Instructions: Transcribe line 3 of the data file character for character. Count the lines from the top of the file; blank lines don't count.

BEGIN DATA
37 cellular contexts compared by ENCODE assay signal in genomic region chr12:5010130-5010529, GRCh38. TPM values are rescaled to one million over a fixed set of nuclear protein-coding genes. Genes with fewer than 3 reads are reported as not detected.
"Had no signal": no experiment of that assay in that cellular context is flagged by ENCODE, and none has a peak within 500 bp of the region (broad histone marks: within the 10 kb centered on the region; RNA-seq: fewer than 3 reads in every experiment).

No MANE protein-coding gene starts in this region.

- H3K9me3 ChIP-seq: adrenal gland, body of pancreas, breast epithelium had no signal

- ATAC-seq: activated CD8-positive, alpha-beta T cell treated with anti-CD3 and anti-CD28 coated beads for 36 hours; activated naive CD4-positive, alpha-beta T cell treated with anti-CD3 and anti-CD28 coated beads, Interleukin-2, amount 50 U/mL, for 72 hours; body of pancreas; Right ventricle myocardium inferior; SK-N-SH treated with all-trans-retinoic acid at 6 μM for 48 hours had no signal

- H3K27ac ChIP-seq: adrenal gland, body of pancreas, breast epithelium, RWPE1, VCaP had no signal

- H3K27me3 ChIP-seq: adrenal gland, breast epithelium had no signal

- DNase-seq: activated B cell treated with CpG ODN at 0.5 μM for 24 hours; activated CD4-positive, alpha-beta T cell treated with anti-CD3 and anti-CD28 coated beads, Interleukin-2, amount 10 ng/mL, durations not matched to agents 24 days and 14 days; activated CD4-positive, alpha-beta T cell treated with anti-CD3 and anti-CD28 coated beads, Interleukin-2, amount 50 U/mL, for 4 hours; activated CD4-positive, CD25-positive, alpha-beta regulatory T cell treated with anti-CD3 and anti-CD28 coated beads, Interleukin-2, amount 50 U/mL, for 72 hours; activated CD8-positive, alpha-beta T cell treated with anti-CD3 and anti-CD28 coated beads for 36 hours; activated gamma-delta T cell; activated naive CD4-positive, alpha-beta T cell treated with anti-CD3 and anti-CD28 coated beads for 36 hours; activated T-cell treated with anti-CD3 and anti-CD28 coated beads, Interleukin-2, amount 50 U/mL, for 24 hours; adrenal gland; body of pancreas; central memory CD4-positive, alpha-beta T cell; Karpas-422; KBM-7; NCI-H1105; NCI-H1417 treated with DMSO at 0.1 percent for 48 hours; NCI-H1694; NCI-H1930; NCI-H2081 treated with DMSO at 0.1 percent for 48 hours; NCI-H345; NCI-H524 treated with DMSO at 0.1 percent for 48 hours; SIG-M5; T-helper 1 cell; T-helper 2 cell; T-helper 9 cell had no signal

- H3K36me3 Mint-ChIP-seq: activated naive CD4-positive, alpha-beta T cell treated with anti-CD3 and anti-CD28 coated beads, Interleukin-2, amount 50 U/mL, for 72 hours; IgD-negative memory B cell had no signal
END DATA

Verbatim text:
No MANE protein-coding gene starts in this region.